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  1. Master is Sacred. The master branch is like subversion's trunk. Successful projects tend to keep these in a state where releases can be made with minimal effort. Therefore, only code that has been fully tested is allowed in.
  2. Code in Branches. See #1. Branches are extremely easy to create in git, and they don't go to the origin repository unless you explicitly push them. Use a relevant issue id as the branch name whenever possible. Also, convention in git-land seems to be that tags and branches are named all-lowercase, so if I have an issue named MYPROJ-42, name the branch myproj-42.
  3. No Merge Commits. A merge commit is technically a commit with two "parent" commits in git. The problem is, if you're not careful, you'll create a lot of these unintentionally just because of the nature of distributed version control. Merge commits may reflect "the truth" about what happened in the repository, but they can be extremely difficult for people to understand. Linear commit histories are much less likely to make your fellow committers grumble when trying to understand review your changes. See How to Avoid Merge Commits below.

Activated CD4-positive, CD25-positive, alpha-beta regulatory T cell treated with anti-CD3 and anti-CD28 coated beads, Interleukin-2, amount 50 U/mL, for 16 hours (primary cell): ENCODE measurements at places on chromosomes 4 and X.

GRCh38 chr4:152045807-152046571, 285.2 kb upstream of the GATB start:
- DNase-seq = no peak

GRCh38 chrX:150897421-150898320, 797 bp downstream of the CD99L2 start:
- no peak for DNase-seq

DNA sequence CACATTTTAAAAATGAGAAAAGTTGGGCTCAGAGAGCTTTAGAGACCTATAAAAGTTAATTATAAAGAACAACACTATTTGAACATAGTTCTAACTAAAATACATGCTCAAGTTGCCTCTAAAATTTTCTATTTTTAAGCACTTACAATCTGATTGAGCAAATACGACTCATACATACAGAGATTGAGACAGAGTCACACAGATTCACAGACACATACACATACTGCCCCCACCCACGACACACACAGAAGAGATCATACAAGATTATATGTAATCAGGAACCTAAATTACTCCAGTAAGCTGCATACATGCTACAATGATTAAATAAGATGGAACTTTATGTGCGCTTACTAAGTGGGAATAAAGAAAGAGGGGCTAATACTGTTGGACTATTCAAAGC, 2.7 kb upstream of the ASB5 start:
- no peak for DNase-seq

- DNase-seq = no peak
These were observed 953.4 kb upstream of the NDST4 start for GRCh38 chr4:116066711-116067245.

4. Squash Commits and Use Good Commit Messages in Master Commit as many times and with whatever level of log message detail you want while your branch is in development. But when merging it to master, keep in mind that the granularity of the commits and the content of the messages need to be useful to people besides you. See How to Squash and Re-word Commits and How to Write a Good Commit Message below.
  5. No Old Branches. When you're done with a branch, whether it's been merged to master or not, delete it. It's just clutter. The history of the master branch is what matters. To remove a local branch, git branch -d branchname. To remove a remote branch, git push origin :branchname.
  6. Consistent Release Tags. In the git world, people tend to name release tags like "v1.0.0". I like this convention (including the trailing zero) because the Major.Feature.Bugfix convention is compatible with semantic versioning and is commonly seen with Maven artifacts.
  7. Never Rebase Public Commits or Force a Push. Rebase (described in the sections below) is a useful tool for doing surgery on private branches, but it has potential to cause serious problems if you use it with commits that have made it outside your local repository. Therefore:
    • If people pull a branch from you regularly, you should consider all commits on that branch to be immediately public and never rebase on it at all.
    • If you attempt to push history-modifying changes to a remote branch, git will notify you of the conflict and tell you how to force it. Don't force it.